Just to insure the picture's success, he also landed three stars who could hold their own musically. Fred Astaire was committed to co-star with Betty Hutton at Paramount, but the film wouldn't be ready to shoot for six months. When Cummings sent him the script, he decided it was worth giving up the long vacation he had planned. Helping him agree to the project was the fact that he had known Kalmar and Ruby from his Broadway days. He and his sister, Adele Astaire, had even modeled part of the act that made him a star on Kalmar's vaudeville act with his future wife, Jessie Brown. To play Brown, Cummings enlisted another dancing star, Vera-Ellen, who had recently scored a hit in MGM's version of On the Town (1949). For Ruby, Cummings went after an actor who actually resembled the composer, Red Skelton. Then he had to convince Skelton to take a script that didn't allow for his usual frantic comic business. Fortunately, Skelton's wife, Georgia, saw the wisdom of his trying a change-of-pace role and helped Cummings sell him on the project. The film still featured some guest stars -- most notably Gloria DeHaven, who played her own mother, who had introduced "Who's Sorry Now?" -- but most of the musical numbers were carried by Astaire, Vera-Ellen and Skelton.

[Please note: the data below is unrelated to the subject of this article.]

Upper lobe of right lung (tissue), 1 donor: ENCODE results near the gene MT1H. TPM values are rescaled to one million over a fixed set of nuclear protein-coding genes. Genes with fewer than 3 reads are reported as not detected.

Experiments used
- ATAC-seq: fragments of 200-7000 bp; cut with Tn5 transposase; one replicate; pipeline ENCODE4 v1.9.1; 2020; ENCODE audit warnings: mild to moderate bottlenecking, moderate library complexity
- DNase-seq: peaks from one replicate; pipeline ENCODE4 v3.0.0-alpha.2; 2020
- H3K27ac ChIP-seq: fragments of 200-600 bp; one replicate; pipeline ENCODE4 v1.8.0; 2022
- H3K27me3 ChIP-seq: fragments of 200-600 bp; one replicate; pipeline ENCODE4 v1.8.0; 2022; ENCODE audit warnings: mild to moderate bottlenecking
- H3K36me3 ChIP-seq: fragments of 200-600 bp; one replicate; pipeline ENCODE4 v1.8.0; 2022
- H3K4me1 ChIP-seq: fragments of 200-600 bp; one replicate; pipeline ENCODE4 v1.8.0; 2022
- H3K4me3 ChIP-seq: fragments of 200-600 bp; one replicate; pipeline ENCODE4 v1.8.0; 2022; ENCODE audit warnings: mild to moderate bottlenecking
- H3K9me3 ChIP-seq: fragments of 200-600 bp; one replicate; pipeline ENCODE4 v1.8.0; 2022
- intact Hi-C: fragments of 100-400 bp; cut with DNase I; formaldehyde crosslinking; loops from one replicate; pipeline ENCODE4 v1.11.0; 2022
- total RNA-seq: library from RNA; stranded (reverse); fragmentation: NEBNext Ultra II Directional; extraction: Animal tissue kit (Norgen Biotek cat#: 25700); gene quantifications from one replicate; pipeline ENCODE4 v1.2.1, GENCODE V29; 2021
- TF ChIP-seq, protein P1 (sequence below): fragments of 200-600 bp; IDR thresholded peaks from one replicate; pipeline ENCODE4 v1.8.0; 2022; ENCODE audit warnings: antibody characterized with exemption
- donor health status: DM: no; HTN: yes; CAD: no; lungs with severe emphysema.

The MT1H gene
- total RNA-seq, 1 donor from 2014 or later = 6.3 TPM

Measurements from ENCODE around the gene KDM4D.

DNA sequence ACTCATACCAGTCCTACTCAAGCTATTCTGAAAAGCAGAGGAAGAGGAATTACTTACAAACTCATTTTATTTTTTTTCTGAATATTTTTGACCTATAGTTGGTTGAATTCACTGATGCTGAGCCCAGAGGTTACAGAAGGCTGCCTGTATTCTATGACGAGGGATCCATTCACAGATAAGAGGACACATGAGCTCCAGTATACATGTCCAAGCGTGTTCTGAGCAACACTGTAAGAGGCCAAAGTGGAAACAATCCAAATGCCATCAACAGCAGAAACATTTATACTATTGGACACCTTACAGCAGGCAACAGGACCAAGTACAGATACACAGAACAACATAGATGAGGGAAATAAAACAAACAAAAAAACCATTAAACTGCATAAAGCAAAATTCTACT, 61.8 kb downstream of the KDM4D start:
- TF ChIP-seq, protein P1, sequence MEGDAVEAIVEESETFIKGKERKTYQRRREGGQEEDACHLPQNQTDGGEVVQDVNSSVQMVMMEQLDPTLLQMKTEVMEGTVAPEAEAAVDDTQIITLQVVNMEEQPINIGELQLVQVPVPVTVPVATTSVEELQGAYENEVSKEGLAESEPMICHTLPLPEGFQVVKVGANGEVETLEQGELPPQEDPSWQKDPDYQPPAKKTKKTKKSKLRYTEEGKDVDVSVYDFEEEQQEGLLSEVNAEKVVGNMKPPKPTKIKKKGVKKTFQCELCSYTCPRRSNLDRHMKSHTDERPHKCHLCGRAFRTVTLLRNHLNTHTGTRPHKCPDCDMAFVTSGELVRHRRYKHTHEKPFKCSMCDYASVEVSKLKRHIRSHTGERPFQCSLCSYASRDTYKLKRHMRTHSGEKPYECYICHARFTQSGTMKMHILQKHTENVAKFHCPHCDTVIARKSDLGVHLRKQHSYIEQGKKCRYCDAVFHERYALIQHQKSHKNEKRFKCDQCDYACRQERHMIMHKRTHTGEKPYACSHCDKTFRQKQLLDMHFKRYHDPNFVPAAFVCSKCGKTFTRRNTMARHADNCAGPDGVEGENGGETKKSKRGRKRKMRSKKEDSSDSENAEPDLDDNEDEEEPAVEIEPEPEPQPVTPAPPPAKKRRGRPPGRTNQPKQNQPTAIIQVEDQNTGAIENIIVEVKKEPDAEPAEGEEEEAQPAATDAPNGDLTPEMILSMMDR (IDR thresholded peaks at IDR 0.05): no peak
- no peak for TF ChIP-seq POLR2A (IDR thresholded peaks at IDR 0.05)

Three Little Words also provided a boon for two relative newcomers to the screen. Composer Andre Previn had been doing orchestrations for MGM since before he graduated from high school. Now, he had his first opportunity to score a major film. The fact that it was a Fred Astaire musical added to the assignment's prestige. Previn forged an instant bond with Ruby, who shared his passion for rare books, and was impressed with Astaire's ability to deliver a song. Previn was still young enough to be as much a fan as a filmmaker and eventually asked Astaire for an autograph. The star turned him down, claiming he never signed autographs, but when the film was finished he sent Previn one of the black canes he'd used in the film. He'd even scraped away some of the paint and signed the exposed wood. Another bonus Previn got from the film was his first Oscar® nomination. By the time the nominations were announced, he had been drafted. In fact, he was digging a latrine when he was called to Orderly Room to receive the telegram notifying him of the honor. Although he would be nominated for 14 Oscar®, winning four times, this was the only instance in which he could remember exactly what he was doing when he learned of his nomination.